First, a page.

This Saint Patrick’s Day we’re highlighting new and updated genealogical collections for Ireland and Scotland! You’ll see new and updated records from Ancestry and Findmypast, with particular emphasis on newspaper additions including birth, marriage, and death notices. Plus Findmypast just released their new Irish newspaper archive of transcripts that were compiled by the celebrated Irish genealogist Rosemary ffolliott.
Featured: Irish Records
Genealogy giant subscription website Ancestry.com has a new collection of Cork, Ireland, Marriage Licence Bonds Index, 1623-1750. “The original rolls from which the printed index was created are held in the National Archives of Ireland (formerly the Public Record Office of Ireland). A Marriage Licence Bond was entered into before a Bishop, prior to the granting of the Marriage Licence, with the purpose of ensuring that the impending Marriage was legally sound. Two solvent individuals (one of which was usually the bridegroom) entered into the bond for a stated sum.”
From this collection, you might discover your ancestor’s name, their spouse’s name, and the year and place they were married.
Additionally, Ancestry has updated their collection for the Northern Ireland newspaper, The Belfast Newsletter (Birth, Marriage and Death Notices), 1738-1925. The Belfast News-Letter began publication in 1737 as the Belfast News-Letter and General Advertiser.
This is a fascinating database because it chronicles almost two centuries of Irish history, including the Great Famine, the country’s own political upheavals, and World War I, when the paper printed long lists of death notices after actions such as the famed Ulster Division’s attack during the Battle of the Somme. Genealogically significant items researchers may find in the News-Letter’s pages include, amongst others:
- death or memorial notices
- notices from or about ships or passengers that arrived safely
- people taking out game certificates
- notices from trade groups or guilds
- premiums paid
- notices of executions
- lists of sheriffs
- announcements for ships that will be leaving
Irish Newspapers Update
Findmypast just released the Irish Newspaper Transcript Archive, Ffolliott Collection 1756-1850! Search this collection of Irish newspaper transcripts that were compiled by the celebrated Irish genealogist Rosemary ffolliott. Discover if your Irish ancestors had their birth, marriage or death announcement printed in a newspaper. Each record includes a transcript and original image.
Additionally, Findmypast’s newspaper website, The British Newspaper Archive, has a new Irish newspaper and added additional pages to the following collections:
Find your Scottish ancestors in Findmypast’s recent additions and updates to their genealogical records for Scotland.
Dundee & Forfarshire (Angus) Hearth Tax 1691 – Use this collection to find out the number of hearths in your ancestor’s home, which can provide you with clues about the family’s wealth and status. In 1690, Parliament granted a tax of 14 shillings on hearths including kilns. Heads of households, landowners, and tenants were liable for the tax, only hospitals and the poor living on charity from the parish were exempt from the tax.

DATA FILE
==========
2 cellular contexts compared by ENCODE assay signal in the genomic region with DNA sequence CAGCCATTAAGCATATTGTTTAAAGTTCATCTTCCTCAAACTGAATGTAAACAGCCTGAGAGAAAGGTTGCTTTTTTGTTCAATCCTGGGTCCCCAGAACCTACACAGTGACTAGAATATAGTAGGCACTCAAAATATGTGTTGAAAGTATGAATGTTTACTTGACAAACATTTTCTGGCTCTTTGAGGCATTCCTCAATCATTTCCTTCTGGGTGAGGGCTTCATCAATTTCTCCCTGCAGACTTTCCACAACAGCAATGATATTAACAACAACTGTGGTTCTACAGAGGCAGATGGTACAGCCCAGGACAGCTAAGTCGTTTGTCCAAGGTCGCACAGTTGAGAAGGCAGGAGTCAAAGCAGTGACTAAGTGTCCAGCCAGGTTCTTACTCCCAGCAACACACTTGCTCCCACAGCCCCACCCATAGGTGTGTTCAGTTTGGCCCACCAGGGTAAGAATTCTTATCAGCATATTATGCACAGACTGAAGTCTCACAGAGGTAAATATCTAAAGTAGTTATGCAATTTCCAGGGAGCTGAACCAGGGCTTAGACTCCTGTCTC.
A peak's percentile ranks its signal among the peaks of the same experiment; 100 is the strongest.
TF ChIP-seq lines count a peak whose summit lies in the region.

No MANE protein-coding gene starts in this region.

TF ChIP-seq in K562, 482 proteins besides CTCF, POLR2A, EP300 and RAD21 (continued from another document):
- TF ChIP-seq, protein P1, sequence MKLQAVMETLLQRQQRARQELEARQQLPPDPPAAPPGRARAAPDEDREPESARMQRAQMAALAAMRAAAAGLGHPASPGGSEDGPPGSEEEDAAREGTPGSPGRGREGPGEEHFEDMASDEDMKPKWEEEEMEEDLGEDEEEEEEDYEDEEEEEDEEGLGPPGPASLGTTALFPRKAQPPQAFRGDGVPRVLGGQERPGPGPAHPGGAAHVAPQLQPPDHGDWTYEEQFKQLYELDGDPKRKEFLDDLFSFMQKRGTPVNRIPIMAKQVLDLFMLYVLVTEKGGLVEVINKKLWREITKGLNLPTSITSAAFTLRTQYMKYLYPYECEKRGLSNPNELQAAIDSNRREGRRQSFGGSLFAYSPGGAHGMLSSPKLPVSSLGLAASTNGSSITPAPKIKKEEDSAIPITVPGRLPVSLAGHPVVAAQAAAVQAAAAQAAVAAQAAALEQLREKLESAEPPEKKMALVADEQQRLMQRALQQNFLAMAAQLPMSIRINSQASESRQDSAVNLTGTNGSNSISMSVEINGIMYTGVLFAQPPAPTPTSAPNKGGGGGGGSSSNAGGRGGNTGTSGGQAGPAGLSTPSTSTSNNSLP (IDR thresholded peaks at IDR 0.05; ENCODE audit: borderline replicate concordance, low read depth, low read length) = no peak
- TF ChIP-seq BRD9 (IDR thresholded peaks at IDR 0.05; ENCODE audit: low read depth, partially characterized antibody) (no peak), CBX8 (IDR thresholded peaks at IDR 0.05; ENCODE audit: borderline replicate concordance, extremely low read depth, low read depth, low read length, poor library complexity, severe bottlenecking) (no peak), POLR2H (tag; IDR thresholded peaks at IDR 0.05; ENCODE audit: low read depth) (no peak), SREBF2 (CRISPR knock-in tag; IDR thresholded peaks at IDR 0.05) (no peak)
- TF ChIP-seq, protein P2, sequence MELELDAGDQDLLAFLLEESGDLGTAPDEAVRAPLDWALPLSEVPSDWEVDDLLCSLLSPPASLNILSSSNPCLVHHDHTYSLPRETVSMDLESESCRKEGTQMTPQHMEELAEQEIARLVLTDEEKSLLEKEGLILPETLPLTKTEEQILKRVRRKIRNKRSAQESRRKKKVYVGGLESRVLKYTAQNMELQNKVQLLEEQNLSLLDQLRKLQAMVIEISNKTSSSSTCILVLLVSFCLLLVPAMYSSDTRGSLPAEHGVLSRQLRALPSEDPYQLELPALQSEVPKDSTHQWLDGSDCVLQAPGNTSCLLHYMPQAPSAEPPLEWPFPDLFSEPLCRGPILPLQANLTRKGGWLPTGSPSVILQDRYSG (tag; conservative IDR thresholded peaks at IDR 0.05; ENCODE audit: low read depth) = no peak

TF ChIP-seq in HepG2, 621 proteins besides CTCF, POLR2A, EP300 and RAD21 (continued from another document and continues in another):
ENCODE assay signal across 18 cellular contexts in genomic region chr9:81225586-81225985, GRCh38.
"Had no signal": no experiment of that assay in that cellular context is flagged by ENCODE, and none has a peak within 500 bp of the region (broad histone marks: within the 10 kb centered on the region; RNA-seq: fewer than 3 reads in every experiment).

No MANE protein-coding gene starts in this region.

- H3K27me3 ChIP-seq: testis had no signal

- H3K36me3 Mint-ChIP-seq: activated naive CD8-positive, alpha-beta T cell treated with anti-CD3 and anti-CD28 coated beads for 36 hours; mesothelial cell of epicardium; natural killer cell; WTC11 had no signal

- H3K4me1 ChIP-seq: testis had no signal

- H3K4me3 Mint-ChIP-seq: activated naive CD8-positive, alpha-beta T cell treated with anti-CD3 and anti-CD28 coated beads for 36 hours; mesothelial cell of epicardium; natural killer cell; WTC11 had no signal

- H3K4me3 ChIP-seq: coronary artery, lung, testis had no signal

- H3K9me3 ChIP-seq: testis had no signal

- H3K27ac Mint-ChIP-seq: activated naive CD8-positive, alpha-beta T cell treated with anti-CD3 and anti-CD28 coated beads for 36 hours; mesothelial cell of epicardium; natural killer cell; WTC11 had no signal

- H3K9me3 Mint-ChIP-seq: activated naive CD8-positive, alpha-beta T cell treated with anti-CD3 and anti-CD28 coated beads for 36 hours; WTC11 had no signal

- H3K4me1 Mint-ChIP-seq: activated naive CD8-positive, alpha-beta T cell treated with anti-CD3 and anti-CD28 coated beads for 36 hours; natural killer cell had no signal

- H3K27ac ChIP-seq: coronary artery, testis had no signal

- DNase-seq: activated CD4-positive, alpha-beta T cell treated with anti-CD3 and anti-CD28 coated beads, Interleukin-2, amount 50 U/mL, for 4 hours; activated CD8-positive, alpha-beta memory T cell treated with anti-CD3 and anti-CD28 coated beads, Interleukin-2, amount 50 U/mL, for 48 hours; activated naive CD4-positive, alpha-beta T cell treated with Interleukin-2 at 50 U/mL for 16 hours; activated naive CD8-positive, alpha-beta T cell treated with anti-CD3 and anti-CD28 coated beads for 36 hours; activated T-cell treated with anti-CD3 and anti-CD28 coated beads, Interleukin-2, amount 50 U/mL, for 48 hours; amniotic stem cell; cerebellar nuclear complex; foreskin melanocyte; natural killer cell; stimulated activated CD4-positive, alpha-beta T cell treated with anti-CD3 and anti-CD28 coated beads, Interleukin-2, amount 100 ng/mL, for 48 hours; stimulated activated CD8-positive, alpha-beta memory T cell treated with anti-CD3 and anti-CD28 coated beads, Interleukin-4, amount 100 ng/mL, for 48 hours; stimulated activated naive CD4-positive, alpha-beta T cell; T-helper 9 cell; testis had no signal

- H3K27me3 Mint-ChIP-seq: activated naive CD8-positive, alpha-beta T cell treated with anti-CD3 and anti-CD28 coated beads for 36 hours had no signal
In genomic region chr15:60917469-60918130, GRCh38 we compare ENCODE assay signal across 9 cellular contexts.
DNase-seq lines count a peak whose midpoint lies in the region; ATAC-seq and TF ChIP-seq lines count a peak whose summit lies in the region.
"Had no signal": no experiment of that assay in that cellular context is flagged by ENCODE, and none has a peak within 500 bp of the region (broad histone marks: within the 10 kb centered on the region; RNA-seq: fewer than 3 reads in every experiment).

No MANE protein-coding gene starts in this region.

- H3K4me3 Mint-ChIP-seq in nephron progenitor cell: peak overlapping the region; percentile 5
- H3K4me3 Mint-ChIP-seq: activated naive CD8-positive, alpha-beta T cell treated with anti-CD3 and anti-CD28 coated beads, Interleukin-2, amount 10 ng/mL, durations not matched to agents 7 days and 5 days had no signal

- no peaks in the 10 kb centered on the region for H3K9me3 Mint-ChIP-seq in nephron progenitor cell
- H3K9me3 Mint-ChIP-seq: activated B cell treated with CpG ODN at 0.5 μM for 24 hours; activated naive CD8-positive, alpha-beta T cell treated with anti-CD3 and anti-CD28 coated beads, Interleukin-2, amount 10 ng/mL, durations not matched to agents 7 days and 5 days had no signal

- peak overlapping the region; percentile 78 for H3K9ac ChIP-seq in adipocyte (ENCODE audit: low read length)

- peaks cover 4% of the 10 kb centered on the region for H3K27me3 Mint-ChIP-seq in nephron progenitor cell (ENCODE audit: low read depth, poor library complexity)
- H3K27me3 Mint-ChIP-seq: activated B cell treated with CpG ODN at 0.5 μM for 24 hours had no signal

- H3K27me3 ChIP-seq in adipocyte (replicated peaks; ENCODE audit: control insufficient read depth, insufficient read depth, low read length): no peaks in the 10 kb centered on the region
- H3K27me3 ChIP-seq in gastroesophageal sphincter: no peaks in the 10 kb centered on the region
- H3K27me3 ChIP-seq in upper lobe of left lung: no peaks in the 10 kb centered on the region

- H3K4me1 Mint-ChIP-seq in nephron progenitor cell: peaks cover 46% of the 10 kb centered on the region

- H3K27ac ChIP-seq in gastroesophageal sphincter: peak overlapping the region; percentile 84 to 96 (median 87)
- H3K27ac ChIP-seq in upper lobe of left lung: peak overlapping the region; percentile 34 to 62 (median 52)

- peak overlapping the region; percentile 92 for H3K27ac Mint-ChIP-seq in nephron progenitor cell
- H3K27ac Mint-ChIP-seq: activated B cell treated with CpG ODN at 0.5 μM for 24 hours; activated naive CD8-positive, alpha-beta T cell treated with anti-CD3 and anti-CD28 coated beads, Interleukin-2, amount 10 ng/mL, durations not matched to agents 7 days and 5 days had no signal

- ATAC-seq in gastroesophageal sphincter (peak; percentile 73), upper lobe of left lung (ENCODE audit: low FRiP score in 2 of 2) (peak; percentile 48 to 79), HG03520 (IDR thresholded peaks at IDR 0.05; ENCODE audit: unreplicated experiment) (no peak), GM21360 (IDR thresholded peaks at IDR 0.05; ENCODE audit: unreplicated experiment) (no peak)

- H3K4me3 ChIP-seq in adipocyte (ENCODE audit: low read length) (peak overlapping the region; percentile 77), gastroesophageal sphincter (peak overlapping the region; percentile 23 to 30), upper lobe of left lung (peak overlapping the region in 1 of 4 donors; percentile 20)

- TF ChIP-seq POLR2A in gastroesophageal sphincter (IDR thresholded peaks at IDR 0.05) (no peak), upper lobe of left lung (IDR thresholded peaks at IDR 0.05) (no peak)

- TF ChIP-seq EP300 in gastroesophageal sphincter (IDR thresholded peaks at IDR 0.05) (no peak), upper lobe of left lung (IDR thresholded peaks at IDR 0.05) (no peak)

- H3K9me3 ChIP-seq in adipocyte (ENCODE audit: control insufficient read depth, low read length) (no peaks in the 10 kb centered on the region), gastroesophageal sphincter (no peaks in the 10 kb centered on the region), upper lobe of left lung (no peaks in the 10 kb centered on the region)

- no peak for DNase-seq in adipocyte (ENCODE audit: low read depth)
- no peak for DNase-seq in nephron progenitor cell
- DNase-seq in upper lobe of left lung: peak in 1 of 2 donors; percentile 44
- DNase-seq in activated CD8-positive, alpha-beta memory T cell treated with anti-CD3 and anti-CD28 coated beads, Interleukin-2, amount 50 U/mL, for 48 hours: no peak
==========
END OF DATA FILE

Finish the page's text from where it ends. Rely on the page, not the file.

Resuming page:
People of Banffshire 1334-1851 – Explore more than 28,000 extracts that taken from original Kirk Session minutes. Responsible for parish business, and the morals of the parishioners, the Kirk Session was the lowest level of a church court and minutes typically contained a detailed account of the parish business.
Newspaper Death Reports – Uncover details surrounding your Scottish ancestor’s death amongst more than 72,000 death notices printed in Scottish newspapers between1807 and 1990. Discover more about your relative’s life, while searching these publications you may be able to find out the date of their death and the names of their parents or spouse.
Renfrewshire, Paisley Poll Tax 1695 – Search these Poll Tax records from 1695. Each record includes a transcript of the original record, the amount of information in each record varies, you may find a combination of your ancestor’s occupation and the name of their employer, spouse or parent.
About the Author: Lacey Cooke
Lacey has been working with Genealogy Gems since the company’s inception in 2007. Now, as the full-time manager of Genealogy Gems, she creates the free weekly newsletter, writes blogs, coordinates live events, and collaborates on new product development. No stranger to working with dead people, Lacey holds a degree in Forensic Anthropology, and is passionate about criminal justice and investigative techniques. She is the proud dog mom of Renly the corgi.
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